Wednesday, 14 March 2018

Bedtime Story (14/3/2018)

We've all had that moment at some point in our lives, where we've met someone and instantly felt as though they're just meant to be our friend.  It's hard enough as an adult, navigating the whole "can we be buddies?!" situation, let alone for a child!  So, this story is dedicated to anyone who has ever set their sights on friendship with someone they think might be out of their league.

You can also listen to this story as a podcast, by clicking here.

The New Girl

She'd started school on Monday.  Jenna had watched her walk into the classroom, looking all nervous and shy.  But as it turned out, the new girl - Annie - had nothing to be shy about.  She was the coolest, funniest, cleverest and most interesting person Jenna had ever met.

On Monday afternoon, when the whole school joined together for assembly, Jenna couldn't help but notice how sweetly Annie sang.  Jenna could never hit the high notes, but Annie sounded like she should be in a choir.

When their class had PE on Tuesday, Annie had taught them a dance routine she and her friends at her old school had made up.  Everyone agreed it was really good.  Some of the moves were tricky for Jenna to get to grips with, but Annie made it look easy.

When they had a science lesson on Wednesday, Annie told the class about a really cool experiment she'd done at home once, making a bottle-rocket that really flew.

On Thursday, Annie had arrived at school, wearing a brand new coat.  The same coat that Jenna had been gazing longingly through the shop window at for weeks.

Now, as the last day of the school week rolled around, Jenna wished she was brave enough to really talk to Annie.  She'd spoken to her a few times, but she'd never been able to chat to her properly.  Annie was so cool, it made Jenna feel nervous, as though she couldn't find the right words.

Annie sat on a different table to Jenna, too, so she'd made friends with everyone who sat closer to her.  Jenna wasn't sure Annie would want to be friends with her, as well, even though being Annie's friend was what Jenna wanted more than anything.

They were just finishing off an English lesson, when the teacher explained: "After break time, we'll be getting into groups for a maths activity.  I've already planned who's going in which group, so make sure you're listening when you get back in from the playground, or you won't know which group you're going to be in."

With that, everyone got up to go and play outside.  Jenna watched Annie skip off with some of the children from her table.  She had brought a special snack to eat at break time; her cousin had sent it over from America.  Everyone wanted to try a bit, but Jenna hung back.  Annie was the most awesome person.  Whereas Jenna was... Well, she was just normal.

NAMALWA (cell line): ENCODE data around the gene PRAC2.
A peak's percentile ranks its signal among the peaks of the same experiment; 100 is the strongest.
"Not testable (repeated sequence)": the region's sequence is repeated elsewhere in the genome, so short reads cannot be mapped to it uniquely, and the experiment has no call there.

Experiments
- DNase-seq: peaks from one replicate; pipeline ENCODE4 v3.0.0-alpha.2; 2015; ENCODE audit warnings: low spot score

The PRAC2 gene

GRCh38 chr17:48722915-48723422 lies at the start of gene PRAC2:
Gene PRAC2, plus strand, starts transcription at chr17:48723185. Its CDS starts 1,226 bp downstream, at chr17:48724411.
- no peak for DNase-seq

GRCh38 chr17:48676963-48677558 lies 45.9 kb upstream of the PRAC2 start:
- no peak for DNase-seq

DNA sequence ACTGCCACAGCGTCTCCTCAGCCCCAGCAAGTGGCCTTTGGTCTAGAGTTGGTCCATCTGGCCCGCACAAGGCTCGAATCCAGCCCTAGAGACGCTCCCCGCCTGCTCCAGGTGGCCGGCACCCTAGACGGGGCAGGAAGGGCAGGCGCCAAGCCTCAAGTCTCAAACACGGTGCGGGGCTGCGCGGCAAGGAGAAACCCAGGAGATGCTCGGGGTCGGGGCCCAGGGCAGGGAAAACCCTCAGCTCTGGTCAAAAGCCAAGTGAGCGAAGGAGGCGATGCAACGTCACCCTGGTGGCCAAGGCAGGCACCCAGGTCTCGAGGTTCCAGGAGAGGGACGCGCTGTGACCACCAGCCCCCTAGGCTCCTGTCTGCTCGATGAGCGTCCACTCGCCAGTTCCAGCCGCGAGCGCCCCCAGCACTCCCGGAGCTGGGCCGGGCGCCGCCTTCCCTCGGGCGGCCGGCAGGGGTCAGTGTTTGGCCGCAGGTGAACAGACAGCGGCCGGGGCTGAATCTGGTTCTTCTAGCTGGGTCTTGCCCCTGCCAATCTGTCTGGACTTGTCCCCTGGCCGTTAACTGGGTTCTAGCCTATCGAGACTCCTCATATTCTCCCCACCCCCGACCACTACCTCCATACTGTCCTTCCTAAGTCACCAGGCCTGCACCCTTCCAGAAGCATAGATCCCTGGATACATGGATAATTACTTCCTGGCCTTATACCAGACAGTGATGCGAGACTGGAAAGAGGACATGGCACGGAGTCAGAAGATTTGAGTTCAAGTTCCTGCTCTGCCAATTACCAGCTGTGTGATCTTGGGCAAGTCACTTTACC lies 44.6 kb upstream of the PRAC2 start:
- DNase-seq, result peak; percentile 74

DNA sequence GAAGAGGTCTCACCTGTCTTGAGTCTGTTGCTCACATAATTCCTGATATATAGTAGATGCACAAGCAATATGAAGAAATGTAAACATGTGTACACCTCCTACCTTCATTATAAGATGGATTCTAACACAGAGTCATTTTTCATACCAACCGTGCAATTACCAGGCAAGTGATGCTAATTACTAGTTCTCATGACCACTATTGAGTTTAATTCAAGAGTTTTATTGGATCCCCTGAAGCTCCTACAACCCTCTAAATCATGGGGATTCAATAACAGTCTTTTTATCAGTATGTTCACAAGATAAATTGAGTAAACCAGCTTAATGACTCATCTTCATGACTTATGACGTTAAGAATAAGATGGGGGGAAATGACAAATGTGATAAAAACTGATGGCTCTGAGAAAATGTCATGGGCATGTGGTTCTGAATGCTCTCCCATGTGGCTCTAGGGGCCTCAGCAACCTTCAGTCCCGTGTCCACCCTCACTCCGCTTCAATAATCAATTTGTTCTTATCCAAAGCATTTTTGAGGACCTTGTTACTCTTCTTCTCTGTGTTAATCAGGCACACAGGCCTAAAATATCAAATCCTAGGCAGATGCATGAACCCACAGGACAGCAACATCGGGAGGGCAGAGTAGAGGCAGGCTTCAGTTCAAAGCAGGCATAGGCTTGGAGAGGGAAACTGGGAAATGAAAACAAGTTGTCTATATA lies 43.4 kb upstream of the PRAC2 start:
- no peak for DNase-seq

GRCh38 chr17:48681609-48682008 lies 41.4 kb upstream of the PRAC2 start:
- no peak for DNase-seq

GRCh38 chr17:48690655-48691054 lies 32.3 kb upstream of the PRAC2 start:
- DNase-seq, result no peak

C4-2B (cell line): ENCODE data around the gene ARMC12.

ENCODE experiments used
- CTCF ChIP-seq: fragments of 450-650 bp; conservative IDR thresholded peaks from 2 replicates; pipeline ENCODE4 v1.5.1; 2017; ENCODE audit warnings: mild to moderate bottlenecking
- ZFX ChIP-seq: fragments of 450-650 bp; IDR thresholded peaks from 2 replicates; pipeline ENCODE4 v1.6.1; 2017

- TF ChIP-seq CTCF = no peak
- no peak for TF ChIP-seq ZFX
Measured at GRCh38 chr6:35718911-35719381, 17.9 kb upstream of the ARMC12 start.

Jenna spent most of playtime with a couple of the girls who sat on her table.  They told stories and played games, but Jenna felt a bit left out.  The girls were best friends and she didn't really have a best friend of her own.  When the bell rang for the end of break, Jenna trudged back to the classroom, feeling more than a little fed up.

"Right, listen out for your names," the teacher called.  "Jack, Simon, Annie and Jenna:  you're Group 1."

Jenna couldn't believe it!  She barely listened as the teacher explained what they'd be doing.  She and Annie were going to be in a group, together!  Suddenly, Jenna felt horribly nervous.  What if she couldn't think of anything to say to Annie?!  She held her breath as she walked across the classroom and stood beside the new girl.

"Are you any good at maths?"  Annie asked.  Her big blue eyes were wrinkled with concern.  "I'm rubbish at it!"

Jenna blinked back at her.  How could Annie be bad at anything?!  "I...  I'm okay at maths," she stammered.  The truth was, Jenna was top of the class, but she didn't want to sound big-headed, or set herself up for a fall.

"Can you help me?"  Annie asked her.  "I'm not sure I really understand this exercise."

Jenna beamed.  "Of course I can help," she said.  "But...  You're good at everything.  You don't really need my help!"

Annie laughed and her cheeks turned pink.  "Oh, there are loads of things I'm not good at," she chuckled.  

Jenna frowned.  "But you seem so confident about everything!"

Annie shook her head.  "You can fake a bit of confidence when you need to," she explained.  "Coming to this new school was the scariest thing I've ever done.  I've tried really hard to be chatty and to take centre stage now and then, but really, half the time, all I want to be doing is sitting, curled up reading a book, or something.  It's hard being the new girl.  Everyone wants to get to know you, but you don't know them, so you're not sure whether you can totally be yourself.  Does that make sense?"

A big, broad smile crept across Jenna's lips.  "You can be yourself with me," she promised.

"You're the first person to make me think I can be myself, here," Annie grinned.  "Do you think we can be friends?"

Jenna nodded, beaming.  "Definitely."

She could hardly believe that the cool, confident, outspoken new girl was actually just as unsure and nervous as she was.  

By the end of the lesson, Jenna's face hurt from smiling.  She and Annie had learned all about one another and discovered lots of things in common.

Annie was still the coolest, most interesting and funniest person Jenna had ever met.  But now, she was something much more special as well. 

She was her friend.


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